Jab, Jab, Jab, Right Hook 5


Launched: March 2010 48.7 million users Grew 379,599% in 2012 From 2011 to 2012, Pinterest mobile app usage rose 1,698%, and users accessed the site via their mobile devices an incredible 4,225% more. 68% of Pinterest users are women, and half of them are mothers. The most repinned pin is a recipe for garlic cheese bread. Unless you sell a product that no woman in a million years would want for herself or any person in her life—and that’s a pretty limited list of products—or your legal department is dragging its feet,* you’re a dope if your brand is not on Pinterest. And even if you firmly believe that you can’t sell to the female demographic that outnumbers male Pinterest users by about five to one, you’d be wise to continue reading this chapter. Though the specifics of how jabs and right hooks work on Pinterest is unique to the platform, learning more about how companies successfully capitalize on the forces behind Pinterest’s meteoric popularity should help fuel your creativity in devising new strategies for reaching consumers on other platforms.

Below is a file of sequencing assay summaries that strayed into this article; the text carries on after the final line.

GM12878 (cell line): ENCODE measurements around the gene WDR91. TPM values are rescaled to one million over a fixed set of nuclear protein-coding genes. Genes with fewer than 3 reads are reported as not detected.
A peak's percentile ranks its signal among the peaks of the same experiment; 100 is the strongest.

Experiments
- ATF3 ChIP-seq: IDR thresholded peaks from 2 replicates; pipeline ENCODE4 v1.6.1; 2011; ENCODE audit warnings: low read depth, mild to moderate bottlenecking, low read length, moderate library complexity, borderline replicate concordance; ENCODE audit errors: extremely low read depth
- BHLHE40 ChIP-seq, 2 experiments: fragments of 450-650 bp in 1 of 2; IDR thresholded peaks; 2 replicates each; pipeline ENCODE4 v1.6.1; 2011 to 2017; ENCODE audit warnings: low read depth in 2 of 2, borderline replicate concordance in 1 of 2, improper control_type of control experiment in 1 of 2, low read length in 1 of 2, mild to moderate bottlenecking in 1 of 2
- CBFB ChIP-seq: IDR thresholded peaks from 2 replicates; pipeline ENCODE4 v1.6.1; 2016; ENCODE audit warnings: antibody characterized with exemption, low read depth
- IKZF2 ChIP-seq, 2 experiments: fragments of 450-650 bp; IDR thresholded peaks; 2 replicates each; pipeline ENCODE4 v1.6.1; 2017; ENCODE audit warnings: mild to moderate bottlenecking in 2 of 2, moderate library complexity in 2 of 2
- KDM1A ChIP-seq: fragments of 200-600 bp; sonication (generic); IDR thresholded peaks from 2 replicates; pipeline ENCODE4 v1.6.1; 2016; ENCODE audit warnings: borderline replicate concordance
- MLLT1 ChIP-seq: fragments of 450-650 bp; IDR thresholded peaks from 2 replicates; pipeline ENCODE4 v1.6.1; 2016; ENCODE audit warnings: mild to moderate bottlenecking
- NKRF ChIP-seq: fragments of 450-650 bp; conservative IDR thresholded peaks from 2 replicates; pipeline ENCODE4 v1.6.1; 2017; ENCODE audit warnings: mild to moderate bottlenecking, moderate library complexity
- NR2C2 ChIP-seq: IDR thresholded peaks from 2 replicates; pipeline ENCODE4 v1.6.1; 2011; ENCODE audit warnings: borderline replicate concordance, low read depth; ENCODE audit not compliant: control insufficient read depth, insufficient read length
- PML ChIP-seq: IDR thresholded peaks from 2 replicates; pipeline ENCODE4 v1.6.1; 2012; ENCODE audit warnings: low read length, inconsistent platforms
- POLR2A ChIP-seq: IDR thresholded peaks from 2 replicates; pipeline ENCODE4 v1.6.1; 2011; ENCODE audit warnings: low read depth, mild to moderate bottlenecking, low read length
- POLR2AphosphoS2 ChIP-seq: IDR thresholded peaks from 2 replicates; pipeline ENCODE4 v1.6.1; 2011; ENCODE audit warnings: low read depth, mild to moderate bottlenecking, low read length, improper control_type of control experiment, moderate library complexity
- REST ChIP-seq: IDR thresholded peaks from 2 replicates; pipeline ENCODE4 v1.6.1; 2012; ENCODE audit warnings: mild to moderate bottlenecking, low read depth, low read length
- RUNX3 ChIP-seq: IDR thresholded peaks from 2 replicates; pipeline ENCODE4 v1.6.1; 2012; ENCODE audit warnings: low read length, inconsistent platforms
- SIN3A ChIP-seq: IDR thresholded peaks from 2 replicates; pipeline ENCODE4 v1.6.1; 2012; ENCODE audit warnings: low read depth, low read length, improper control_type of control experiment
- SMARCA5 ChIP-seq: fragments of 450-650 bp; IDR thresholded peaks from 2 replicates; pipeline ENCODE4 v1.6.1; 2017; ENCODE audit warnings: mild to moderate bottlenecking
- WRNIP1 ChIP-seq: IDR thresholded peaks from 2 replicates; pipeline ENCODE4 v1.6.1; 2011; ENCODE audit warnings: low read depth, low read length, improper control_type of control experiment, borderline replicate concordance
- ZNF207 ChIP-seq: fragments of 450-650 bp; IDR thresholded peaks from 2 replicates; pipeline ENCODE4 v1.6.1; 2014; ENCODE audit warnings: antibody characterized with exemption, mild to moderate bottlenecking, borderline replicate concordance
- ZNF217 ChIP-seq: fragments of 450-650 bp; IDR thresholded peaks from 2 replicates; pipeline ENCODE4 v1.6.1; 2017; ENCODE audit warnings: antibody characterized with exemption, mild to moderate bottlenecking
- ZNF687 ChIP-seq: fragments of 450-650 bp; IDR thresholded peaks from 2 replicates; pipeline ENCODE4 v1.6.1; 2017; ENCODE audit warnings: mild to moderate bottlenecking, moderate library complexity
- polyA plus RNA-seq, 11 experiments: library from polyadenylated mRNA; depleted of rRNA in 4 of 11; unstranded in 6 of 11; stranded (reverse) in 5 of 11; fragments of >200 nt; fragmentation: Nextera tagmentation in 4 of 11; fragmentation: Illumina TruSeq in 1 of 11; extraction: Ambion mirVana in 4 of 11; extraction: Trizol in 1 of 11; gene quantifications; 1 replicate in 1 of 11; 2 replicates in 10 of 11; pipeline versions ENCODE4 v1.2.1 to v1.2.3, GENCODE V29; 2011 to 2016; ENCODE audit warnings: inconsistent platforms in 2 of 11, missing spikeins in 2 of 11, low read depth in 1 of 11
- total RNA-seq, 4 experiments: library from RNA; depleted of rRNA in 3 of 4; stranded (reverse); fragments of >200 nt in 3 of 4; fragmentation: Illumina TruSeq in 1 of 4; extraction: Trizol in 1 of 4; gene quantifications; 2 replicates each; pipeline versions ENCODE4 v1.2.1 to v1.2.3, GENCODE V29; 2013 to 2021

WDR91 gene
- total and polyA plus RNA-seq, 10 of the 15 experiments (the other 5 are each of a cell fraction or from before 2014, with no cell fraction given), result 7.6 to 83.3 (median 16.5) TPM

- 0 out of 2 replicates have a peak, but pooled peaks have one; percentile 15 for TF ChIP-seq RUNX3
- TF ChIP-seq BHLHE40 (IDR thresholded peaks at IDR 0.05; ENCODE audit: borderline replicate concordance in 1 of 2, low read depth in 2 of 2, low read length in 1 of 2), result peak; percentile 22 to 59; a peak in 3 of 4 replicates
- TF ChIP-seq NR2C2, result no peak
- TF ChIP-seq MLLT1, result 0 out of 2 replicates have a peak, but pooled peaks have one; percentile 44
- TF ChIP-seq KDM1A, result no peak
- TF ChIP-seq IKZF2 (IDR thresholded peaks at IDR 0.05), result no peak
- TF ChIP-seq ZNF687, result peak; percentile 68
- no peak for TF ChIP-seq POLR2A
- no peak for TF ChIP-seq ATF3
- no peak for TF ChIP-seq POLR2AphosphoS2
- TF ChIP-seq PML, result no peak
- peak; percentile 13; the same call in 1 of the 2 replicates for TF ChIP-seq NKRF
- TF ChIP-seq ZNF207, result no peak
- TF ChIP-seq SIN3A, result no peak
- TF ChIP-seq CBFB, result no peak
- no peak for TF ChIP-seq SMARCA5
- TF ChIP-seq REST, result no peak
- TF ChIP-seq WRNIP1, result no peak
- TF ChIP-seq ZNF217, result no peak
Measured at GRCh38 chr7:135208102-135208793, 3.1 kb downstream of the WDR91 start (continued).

Pinterest was invented to help people create online collections of things that they love and that inspire them. It immediately took off as a fantasyland for food porn addicts, fashion lovers, and people seeking home renovation and décor ideas. Then its scope quickly ballooned to reflect the myriad interests and hobbies of the approximately 48 million people currently using the site. That represents 16 percent of U.S. Internet users, only 1 percent fewer than Twitter. Yet despite its rocket ship rise to popularity, many well-established brands were slow to take it seriously. Shocker, right? They had their reasons, of course. Part of it was probably that companies were already spinning their wheels trying to keep up with Facebook and Twitter, and just didn’t want to invest in one more time-consuming social network that for all they knew was just another flash in the pan. Part of their reluctance was also probably due to early concern over the risks of copyright infringement inherent in a site that encourages people to share images they don’t own. As usual, fear held big business back, leaving the terrain wide open for smaller, bolder, nimbler entrepreneurs and small businesses that were willing to experiment with various storytelling formulas on a new platform. For the record, no one has been slapped with any lawsuits. Overall, Pinterest is one giant mutual admiration society. Who is going to sue a company for pinning a picture of her product because it rocks, especially when the pin includes a link that takes consumers directly back to that product’s retail page? Now that Pinterest has revised its terms of use, has introduced business accounts, and has planned rollouts for business-friendly features, more brands are comfortable including Pinterest in their social media portfolio. Make whatever promises you must to your legal team so they can sleep at night, but afterward do not waste one more minute before creating an account so you can get your story out to the millions of people eagerly scouring the site for something new and inspiring. PINTEREST PSYCHOLOGY 101 What’s behind Pinterest’s popularity with the public? It does its job well, making it easy for users to collect online research and ideas in one place on virtual bulletin boards, called pinboards, where they can “pin” images of Internet treasures they fall in love with, for safekeeping. But there’s more to it than that. Pinterest also appeals to the same urge that compels teenagers to decorate their lockers with pictures of their favorite bands, office workers to liven up their workspace with bobbleheads and photos of their motorcycle trip through Argentina, home owners to place art in the middle of a window facing the street, or drivers to slap bumper stickers on their cars. We love displays and symbols and stuff that quickly and silently tells the world who we are. Better yet, we love visual reminders of who we want to be. Our homes may be cluttered, our cellulite may be out of control, and when we want to be profound we may only come up with fortune-cookie wisdom, but online, our Pinterest collections reveal that we dream of living in a serene shelter magazine spread, draping beautiful clothes over our slim silhouettes while effortlessly quoting Henry David Thoreau and the Dalai Lama. Aspiration and acquisition are two of the most powerful human drivers that lead people to buy, and Pinterest can satisfy both.